Review – Aladdin, Lyceum Theatre, Sheffield, 2nd January 2016

AladdinEvery year Mrs Chrisparkle and I take Lady Duncansby and her butler, Sir William, for a panto and musical weekend in Sheffield. We stay overnight (usually at the Mercure, if their rates are reasonable), do lunch, do dinner, do drinkies, star-watch in the Crucible Corner after the evening show then end up in the Mercure bar until the wee small hours. It’s a splendid tradition and we love it.

Damian WilliamsWe discovered the Sheffield Lyceum panto five years ago and wouldn’t miss it for the world. It’s unlike any other panto I know, primarily because it always stars Damian Williams as the dame, and you can’t get a more perfect casting anywhere. He does have a tendency to dominate the show, but that’s part of the fun. The Lyceum panto always books up early in the year, and the audience is always filled with children transfixed with glee in a way you rarely see.

Chris GascoyneThere are some staples from previous pantos that always get a re-run. It wouldn’t be a Lyceum panto without the Lyceum bench, featuring, in this show, Widow Twankey, Wishee Washee and PC Pongo, sitting on it to sing a super fast version of Always Look on the Bright Side of Life, whilst Egyptian mummies steal in behind them, so that we can all shout out “they’re behind you!” “What? A mummy? Is there? Well, we’ll have to do it again then won’t we!” It’s a script we all know and love and the audience plays along in full voice. It wouldn’t be a Lyceum panto without a patter gag sketch – in the past we’ve seen them do puns on singers and groups, and perfumes and aftershaves – this year it was about newspapers and magazines, very cleverly weaving publication names into a running gag which, amongst other things, gave Twankey plenty of opportunity to tease Wishee about his Gay Times.

Hilary O'NeilI don’t think we got an Oh no it isn’t, oh yes it is sequence this year; but we did get Twankey, Wishee and Pongo doing the Twelve Days of Christmas, where of course the stage gets messier and messier as Pongo is subjected to (at least) 60 accurately-chucked custard pies. This year, on the twelfth day of Christmas my true love gave to me twelve super soakers. How thoughtful of my true love. Absolutely no one in the stalls was safe. We were in the middle of Row P – you would have thought that was far enough away from the stage to stay dry. Not a bit of it. Wishee hurtled up the right aisle splashing and soaking as he went and we all copped a complete faceful of water. Several times. Fortunately, it was very funny. I’m not known for my sense of humour when it comes to being soaked; but, through the sheer cheekiness of the performers and the resigned knowledge that we were sitting ducks, it really worked.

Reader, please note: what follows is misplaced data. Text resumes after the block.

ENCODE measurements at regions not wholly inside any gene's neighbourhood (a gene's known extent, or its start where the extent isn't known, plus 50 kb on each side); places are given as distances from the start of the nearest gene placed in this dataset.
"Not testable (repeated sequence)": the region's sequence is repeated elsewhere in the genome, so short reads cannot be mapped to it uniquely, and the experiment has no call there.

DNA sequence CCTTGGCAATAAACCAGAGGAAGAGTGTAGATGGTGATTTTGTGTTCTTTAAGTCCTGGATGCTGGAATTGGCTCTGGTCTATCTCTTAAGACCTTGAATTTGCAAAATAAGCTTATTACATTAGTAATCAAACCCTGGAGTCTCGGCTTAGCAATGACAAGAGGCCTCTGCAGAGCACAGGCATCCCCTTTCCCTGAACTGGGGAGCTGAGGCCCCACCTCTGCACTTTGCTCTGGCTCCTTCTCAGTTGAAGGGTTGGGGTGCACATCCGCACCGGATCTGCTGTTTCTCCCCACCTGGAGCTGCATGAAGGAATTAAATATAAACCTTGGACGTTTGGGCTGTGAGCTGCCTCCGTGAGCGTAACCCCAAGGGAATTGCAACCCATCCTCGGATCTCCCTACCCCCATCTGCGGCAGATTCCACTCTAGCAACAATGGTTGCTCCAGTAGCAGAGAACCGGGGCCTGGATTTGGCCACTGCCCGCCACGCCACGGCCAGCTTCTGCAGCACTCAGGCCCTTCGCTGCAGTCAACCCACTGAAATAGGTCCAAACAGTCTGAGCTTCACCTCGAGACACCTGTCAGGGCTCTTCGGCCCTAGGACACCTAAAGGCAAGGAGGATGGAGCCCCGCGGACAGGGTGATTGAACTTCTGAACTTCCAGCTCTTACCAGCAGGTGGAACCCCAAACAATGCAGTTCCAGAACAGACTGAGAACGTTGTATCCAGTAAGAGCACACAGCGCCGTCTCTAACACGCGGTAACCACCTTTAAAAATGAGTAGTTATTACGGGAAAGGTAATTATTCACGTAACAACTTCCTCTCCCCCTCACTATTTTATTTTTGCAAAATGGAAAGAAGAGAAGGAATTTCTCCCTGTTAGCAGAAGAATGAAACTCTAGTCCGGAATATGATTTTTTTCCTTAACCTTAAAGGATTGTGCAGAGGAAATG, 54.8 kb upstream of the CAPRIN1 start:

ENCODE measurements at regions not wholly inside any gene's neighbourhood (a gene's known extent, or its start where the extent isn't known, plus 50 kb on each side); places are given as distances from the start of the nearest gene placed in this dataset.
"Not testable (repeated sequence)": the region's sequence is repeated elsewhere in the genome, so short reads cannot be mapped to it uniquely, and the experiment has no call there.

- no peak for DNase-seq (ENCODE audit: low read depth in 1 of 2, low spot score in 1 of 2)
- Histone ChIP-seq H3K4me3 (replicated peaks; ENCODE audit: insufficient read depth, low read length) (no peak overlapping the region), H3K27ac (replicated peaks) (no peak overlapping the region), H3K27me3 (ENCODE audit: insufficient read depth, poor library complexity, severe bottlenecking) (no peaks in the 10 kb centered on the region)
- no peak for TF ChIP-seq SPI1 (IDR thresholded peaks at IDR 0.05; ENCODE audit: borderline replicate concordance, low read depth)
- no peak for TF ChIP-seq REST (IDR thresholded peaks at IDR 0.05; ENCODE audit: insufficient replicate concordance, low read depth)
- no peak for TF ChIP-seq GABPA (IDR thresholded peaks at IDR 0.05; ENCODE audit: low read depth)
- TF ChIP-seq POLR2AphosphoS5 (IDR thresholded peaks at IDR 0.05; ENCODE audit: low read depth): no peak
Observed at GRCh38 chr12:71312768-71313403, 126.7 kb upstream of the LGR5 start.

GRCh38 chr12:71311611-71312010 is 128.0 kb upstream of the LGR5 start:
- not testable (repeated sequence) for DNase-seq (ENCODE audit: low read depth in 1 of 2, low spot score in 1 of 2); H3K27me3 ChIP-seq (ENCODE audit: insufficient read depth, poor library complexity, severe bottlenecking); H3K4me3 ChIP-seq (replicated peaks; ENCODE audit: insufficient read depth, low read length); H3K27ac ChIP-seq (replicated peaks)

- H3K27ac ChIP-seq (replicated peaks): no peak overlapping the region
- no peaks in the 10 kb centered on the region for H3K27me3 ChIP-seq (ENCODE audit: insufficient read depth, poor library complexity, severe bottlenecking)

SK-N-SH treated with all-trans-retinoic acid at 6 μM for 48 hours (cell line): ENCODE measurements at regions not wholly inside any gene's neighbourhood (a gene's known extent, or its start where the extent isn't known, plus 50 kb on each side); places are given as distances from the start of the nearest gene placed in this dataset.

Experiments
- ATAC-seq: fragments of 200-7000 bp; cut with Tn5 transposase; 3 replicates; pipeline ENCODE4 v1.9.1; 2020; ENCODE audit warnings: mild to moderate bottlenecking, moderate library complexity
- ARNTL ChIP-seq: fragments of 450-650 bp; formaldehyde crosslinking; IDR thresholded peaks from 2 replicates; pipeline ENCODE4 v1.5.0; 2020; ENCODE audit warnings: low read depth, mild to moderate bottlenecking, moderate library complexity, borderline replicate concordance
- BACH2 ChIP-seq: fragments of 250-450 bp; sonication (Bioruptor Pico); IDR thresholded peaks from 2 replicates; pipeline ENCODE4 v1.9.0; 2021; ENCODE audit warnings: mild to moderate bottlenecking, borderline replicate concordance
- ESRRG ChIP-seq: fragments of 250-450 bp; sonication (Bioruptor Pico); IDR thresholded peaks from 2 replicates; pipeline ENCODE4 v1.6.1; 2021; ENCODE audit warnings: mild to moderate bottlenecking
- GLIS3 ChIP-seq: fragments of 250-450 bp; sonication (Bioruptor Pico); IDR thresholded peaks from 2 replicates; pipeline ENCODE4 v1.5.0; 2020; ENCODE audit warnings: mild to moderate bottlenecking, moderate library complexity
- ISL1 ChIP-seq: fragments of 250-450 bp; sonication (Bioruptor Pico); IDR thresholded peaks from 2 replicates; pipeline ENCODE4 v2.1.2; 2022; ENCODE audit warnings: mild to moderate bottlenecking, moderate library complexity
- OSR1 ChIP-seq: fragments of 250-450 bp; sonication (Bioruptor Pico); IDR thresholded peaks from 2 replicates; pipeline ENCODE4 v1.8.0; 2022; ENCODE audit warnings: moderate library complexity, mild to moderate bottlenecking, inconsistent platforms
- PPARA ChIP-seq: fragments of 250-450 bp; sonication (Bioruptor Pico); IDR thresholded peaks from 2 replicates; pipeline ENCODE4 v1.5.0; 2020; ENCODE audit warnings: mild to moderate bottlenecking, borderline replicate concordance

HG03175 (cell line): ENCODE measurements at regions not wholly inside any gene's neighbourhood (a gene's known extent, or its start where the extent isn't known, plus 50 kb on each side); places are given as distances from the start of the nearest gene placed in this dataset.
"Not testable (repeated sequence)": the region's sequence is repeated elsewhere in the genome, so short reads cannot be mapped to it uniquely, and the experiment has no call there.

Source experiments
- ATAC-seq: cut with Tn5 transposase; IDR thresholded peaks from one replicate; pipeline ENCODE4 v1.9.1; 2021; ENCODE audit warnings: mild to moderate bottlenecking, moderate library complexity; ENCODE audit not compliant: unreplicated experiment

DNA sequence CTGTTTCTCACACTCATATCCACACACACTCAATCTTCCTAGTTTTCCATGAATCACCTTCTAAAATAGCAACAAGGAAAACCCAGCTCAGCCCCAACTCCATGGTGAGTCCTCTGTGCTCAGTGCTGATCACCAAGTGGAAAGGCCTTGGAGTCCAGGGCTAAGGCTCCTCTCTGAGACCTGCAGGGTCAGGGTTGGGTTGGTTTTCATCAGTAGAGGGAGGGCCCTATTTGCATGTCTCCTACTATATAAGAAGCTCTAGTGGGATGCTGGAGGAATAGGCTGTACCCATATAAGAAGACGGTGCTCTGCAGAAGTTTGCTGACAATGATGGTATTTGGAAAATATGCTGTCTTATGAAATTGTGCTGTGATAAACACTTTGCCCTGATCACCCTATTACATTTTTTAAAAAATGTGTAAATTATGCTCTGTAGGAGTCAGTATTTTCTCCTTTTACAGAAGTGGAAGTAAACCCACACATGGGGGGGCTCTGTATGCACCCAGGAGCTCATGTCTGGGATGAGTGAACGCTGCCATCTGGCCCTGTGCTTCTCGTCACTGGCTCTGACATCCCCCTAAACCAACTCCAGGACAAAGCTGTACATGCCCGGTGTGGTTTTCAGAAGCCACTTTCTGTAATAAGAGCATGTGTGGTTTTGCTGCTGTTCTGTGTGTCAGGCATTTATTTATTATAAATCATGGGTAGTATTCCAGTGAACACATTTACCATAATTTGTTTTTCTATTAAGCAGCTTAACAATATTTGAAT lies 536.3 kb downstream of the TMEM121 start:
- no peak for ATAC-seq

Wishee, Pongo and TwankeyThe main supporting cast brought with them some more running gags simply by virtue of who they were or who they were playing. Chris Gascoyne – better known for playing Peter Barlow in Coronation Street, apparently, we don’t watch it – played a hammy wannabe Shakespearian actor type of Abanazar, whose seriousness and pomposity was permanently punctured by everyone opening every conversation with him with a surprised “hello, Peter!” much to his fury. A simple device, but very funny. Hilary O’Neil (excellent in Jack and the Beanstalk in Northampton a few years ago) played the Spirit of the Ring, marking each entry with yet another very funny impersonation, so that you never quite knew who she would come on as next. Alex Winters (a CBeebies presenter not known to us!) played Wishee Washee with enthusiasm but primarily acting as “friend to the children in the audience” and straight man to Damian Williams. Eddie Elliott played the Genie as an over-the-top wise-cracking dude straight out of some American reality show – and very funny he was too. Among the rest of the cast, Jonathan Halliwell was a youthful and exuberant Aladdin, and James Mitchell a much put-upon and long-suffering Pongo. But all the cast gave great support with their singing and dancing.

Jonathan HalliwellHowever, there is a however. For some reason, that I’ve not been able to fathom, this wasn’t quite as enjoyable as previous Lyceum pantomimes. It may be that the script was not quite as funny as usual; it may be that some of the characterisation wasn’t quite as spot-on as on previous occasions. It may be (I really hope not) that we have got a little tired of the formula. Mrs C even nodded off on a couple of occasions – that really shouldn’t happen in a pantomime, it should be far too engaging and noisy for that. I think overall it just lacked a little finesse. A good example of this came at the end with the curtain calls. Mr Williams was left till last, which is fine because he is the star and we do like to give him a good round of applause – and he came to the stage, descending from the Gods on Aladdin’s magic carpet. Great idea; trouble is, when he landed at the end, there was nothing for him to do but to get slowly unharnessed by stagehands and then just nip round the back, as the curtain had already come down on the rest of the cast. What should have been a grand entrance became a graceless one.